Keeping Democracy Down

Keeping Democracy Down

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May 12, 2012

It takes a lot of effort and money to prevent discussion, deny obligations, and derail reconciliation in our country, and maybe that’s why major media had to consolidate so drastically between Bush 1 and Bush 2. I mean, even with the willing help of pseudo public ombudsmen like 60 Minutes, PBS, and NPR, it isn’t easy to fool all the people all the time when evidence to the contrary lays scattered about the landscape like rancid buffalo carcasses during the wicked wasting of the Great Plains.

Which is probably why the anti-democratic movement in America has had to rely on segmenting it’s war across a broad front of issues in order to prevent the electorate from comprehending they’re all part and parcel of the same tyrannical package. While actively colluding to exclude us from the decision-making process on all public issues, they simultaneously promote the idea that we can be against one or two aspects of corporate tyranny — i.e. war of aggression or nuclear power — but the social system that enables these abominations is not up for discussion. Yet that is precisely what we need to talk about.

Subverting solidarity, undermining unity, hamstringing hope–this is what an overwhelming absence of independent media has done to our struggle for equality and opportunity in the US. As a ploy, though, parrying public participation has rendered diminishing ethical returns; as a point of vulnerability, we must be relentless in our attack.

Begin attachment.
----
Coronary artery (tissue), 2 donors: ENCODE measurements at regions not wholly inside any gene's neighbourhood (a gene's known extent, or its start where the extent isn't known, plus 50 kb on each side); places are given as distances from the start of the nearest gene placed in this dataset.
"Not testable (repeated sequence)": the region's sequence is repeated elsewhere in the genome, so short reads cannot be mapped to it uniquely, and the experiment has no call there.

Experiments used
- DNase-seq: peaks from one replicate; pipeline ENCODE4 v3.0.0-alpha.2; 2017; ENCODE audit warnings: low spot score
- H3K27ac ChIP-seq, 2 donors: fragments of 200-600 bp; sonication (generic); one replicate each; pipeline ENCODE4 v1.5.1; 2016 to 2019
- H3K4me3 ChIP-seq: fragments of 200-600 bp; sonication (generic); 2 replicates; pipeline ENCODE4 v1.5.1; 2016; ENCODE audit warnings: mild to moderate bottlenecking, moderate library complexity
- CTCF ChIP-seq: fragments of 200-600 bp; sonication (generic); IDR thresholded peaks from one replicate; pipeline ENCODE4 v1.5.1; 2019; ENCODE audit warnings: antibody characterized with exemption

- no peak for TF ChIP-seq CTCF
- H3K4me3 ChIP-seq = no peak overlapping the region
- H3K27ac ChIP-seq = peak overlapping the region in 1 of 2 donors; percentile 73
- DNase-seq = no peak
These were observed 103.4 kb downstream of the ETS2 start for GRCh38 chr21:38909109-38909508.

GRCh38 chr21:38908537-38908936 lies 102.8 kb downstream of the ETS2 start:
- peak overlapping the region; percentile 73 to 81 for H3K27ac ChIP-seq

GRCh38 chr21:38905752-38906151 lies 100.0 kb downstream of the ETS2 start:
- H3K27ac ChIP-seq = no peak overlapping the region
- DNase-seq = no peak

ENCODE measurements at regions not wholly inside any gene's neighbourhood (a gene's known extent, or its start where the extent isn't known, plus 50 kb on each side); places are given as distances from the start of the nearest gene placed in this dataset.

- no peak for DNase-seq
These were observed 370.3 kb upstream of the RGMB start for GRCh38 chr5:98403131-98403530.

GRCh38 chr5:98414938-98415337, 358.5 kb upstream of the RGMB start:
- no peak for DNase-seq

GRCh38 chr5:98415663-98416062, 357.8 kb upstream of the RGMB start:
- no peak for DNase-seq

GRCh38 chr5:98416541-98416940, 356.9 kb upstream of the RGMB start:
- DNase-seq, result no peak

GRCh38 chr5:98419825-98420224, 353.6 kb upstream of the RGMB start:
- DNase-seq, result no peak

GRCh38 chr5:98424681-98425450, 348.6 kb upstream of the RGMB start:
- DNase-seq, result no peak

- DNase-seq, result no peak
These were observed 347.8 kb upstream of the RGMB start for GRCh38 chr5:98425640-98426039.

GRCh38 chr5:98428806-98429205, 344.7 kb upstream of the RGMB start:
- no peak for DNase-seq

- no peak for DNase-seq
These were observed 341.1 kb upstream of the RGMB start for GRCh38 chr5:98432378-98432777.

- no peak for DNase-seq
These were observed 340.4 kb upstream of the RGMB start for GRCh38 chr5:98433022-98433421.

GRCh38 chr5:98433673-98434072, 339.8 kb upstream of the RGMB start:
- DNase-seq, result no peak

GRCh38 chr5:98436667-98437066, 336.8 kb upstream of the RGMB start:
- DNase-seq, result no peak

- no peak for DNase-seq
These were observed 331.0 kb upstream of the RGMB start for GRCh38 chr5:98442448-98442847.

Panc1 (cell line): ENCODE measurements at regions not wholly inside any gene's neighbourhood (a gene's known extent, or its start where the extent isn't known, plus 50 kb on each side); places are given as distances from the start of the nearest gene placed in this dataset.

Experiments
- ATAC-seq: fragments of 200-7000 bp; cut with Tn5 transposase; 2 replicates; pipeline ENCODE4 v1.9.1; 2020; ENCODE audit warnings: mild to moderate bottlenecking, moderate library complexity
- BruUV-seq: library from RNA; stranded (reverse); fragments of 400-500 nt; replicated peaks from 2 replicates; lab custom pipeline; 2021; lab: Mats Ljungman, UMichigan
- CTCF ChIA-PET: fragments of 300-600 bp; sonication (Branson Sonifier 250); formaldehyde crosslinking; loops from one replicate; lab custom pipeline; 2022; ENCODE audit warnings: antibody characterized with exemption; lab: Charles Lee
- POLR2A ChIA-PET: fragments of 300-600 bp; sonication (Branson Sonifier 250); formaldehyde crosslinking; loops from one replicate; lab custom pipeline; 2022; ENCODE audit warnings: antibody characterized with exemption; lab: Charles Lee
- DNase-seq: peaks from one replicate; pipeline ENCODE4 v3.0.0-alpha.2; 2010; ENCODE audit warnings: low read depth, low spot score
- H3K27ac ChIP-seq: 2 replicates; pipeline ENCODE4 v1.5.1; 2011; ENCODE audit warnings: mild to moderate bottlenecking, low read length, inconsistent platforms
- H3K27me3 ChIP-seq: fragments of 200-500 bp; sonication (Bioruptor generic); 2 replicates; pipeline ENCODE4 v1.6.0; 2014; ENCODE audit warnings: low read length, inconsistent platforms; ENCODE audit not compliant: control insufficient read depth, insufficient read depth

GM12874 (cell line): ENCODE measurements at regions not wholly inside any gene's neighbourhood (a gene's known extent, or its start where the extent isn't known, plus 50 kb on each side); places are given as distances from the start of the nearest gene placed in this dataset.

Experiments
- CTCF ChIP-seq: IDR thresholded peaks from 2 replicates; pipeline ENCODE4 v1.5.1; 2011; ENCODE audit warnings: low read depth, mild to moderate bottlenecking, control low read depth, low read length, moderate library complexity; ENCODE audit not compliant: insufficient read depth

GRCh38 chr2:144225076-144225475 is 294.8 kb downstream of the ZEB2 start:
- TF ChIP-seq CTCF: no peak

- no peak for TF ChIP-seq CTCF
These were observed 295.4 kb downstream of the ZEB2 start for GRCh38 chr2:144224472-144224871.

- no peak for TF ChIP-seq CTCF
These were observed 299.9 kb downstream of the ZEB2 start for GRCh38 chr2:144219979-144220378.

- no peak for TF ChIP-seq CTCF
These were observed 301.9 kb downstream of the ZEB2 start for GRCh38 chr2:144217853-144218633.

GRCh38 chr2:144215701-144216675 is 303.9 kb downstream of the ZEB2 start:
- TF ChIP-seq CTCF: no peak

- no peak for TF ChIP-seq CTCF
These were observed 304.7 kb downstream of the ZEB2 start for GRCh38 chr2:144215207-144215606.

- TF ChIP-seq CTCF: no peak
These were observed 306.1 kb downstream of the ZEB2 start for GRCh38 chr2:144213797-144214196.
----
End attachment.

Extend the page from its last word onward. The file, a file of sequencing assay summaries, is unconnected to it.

In the long run, though, we will need to think about conversion of some of our opponents in positions of power; in the short term, that means neutralizing their spear carriers in law enforcement and the military. We saw hints at that in the national political party conventions of 2008, where militarized police stopped assaulting youthful war protestors for a moment, while Iraq Veterans Against the War marched past in close order drill in their uniforms while chanting anti-war messages and holding a pro-peace banner. It’s the same type of discomfort Christian clerics in uniform caused when they led marches against American apartheid in Alabama fifty years ago.

In Guatemala, not too long ago, Mayan villagers disarmed an army post in their village by surrounding the compound and singing songs in their native tongue about love for the land and each other; in Portugal in 1974, thousands marched in their Sunday best in silent opposition to the dictatorship, and when soldiers arrived to slaughter the resistance, they found families, children and grandmothers offering the soldiers red carnations which the soldiers began putting in the ends of their gun barrels.

I’m not saying that singing or offering flowers to American police and military would have the same effect, but we do need to think about alternatives to present tactics that make dissent more respectable, less frightening and more effective. Using our imagination and exercising a little self-restraint might help to get us out of the box where our actions are predictable and everyone plays their habitual role to freedom’s detriment.

If we want to convert others to a peaceful agenda, we first have to recruit them by appealing to their sense of decency, fairness and decorum. Only then can we begin to have discussions about the future of humankind.

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